on a level as to taxation with the national banks.


I would do that in order to hold a rod over the national banks,
who are now making the Treasury work night and day in order
that there may be brought back some of the money they have
withdrawn from circulation. Furthermore, I would have all the
bullion in the Treasury that was not there to meet absolute obligations, coined—not into dollars (whose legal-tender pow$r I
would not disturb), but into half-dollars of the present weight
aitd fineness. For mark you, there are currencies and currencies.
The currency of everyday life, the currency of trade, is a currency mainly of tokens. Its intrinsic value is of very little consequence. To-day two half-dollars do not contain as much silver
as one standard dollar, but do you know any man outside of a
lunatic asylum, did you ever find a mnn anywhere, who when
you offered him two half-dollars in purchase of goods would say
to you, 44 My dear sir, there is too little silver -in these; give me
a standard dollar." These coins come into your hands and they
go just as the filthy, disease-breeding notes do; nobody looks at
them. How many of you have circulated counterfeited notes
without knowing it? I have no doubt I have been within range
of the penitentiary unwittingly a dozen times in my life. [Laughter.] But I would also prohibit the issue of any Treasury note
or other noninterest-bearing obligation under the denomination
of five dollars.
With these measures you would at once bring relief in the
way of currencv, and you would give confidence by the repeal
of this purchasing power. Of course we want in this country,
as in every country, a system by which we can regulate the currency according to the needs of the people—expand it as desired
and contract it if necessary. I do not know of any better mode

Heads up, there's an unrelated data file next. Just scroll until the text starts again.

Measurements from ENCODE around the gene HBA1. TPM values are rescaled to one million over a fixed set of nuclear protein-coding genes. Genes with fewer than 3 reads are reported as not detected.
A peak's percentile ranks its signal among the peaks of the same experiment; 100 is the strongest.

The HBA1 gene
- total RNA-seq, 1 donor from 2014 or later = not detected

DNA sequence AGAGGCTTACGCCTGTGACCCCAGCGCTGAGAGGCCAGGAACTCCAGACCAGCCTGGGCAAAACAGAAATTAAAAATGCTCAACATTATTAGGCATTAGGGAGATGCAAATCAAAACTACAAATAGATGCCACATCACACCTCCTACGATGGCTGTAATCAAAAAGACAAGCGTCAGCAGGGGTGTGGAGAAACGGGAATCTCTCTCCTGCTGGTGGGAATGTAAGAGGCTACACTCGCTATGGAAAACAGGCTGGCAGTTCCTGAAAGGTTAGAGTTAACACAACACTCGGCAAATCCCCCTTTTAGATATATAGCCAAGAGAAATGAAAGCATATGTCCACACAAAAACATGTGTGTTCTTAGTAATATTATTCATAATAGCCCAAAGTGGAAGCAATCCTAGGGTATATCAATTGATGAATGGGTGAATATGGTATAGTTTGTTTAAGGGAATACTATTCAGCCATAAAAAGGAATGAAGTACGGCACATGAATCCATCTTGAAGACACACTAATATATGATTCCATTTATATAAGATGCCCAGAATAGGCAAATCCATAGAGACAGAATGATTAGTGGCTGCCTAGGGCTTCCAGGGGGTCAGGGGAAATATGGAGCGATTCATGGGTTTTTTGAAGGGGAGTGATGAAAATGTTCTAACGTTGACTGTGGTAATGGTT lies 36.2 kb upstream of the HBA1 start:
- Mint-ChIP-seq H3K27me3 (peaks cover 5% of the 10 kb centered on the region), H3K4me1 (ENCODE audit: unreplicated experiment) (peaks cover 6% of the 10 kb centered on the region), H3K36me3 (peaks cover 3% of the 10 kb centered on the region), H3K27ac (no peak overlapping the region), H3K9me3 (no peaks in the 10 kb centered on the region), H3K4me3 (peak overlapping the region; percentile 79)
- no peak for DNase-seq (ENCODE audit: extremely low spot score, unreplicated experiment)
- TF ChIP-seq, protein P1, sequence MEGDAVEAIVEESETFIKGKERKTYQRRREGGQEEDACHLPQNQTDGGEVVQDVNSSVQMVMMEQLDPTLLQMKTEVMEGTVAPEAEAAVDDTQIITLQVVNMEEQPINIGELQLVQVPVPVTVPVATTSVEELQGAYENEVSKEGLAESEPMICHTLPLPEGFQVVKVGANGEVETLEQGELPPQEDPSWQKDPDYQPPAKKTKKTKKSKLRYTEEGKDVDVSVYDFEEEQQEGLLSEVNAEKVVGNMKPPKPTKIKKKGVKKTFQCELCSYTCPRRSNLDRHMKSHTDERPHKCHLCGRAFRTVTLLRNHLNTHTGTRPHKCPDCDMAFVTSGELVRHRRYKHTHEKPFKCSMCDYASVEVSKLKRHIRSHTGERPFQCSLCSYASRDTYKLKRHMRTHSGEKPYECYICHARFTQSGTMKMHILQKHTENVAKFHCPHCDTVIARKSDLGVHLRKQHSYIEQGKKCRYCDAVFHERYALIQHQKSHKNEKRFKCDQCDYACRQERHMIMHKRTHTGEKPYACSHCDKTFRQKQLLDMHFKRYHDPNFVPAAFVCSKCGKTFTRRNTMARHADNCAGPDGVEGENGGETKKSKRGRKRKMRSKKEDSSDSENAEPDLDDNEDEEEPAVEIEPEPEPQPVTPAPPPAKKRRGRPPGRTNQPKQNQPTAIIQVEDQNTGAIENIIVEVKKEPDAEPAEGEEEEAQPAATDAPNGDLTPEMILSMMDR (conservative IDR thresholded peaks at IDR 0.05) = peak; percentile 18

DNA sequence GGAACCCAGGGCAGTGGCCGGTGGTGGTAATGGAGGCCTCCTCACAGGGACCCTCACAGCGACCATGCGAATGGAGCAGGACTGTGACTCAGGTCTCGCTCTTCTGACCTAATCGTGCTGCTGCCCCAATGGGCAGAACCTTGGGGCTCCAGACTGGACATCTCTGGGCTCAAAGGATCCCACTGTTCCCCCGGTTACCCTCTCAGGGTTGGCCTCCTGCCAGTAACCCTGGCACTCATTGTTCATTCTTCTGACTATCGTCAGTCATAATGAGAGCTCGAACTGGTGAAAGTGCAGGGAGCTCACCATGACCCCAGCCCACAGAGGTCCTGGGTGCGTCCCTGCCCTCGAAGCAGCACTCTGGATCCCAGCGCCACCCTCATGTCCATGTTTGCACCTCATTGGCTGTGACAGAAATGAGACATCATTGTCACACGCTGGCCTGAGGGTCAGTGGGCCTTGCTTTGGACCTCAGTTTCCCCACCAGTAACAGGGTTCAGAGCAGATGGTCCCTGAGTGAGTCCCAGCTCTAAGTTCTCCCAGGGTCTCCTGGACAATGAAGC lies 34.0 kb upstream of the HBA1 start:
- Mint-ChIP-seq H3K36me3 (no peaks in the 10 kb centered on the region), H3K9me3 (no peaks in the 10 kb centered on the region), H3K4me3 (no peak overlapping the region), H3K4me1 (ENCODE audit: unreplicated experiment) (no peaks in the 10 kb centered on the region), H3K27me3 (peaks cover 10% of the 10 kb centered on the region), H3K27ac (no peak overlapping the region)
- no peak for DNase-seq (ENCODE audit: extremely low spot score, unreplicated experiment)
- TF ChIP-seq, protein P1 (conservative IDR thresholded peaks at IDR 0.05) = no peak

of solving that problem than that which was first suggested, I
believe, by the late President Garfield, and which hus been
adopted. I understand, by a distinguished member of this House;
that is, that the holder of a. United States bond shall be authorized to take it to the Treasury and receive United States notes
for it, the interest ceasing from that moment, and when he has
no more occasion for the money shall be allowed to come back
and buy his bond at the same rate at which he sold it. I think
this would be a very excellent thing conjunctively or as a supplement to the other measures.
But I tell you plainly—and you know I have not indulged in
crimination or recrimination, because I think with the present
distress around us anything- of that kind is a very bad thing to
do—something like Nerofiddlingwhile Rome was burning—I say
plainly that if in the present temper of the public you adjourn this
Congress without the repeal of the purchasing clause or repealing it, without supplementary legislation to relieve the wants and
distresses of the public and to restore confidence, I tell you plainly
you will hear from the people in thunder tones. [Applause.]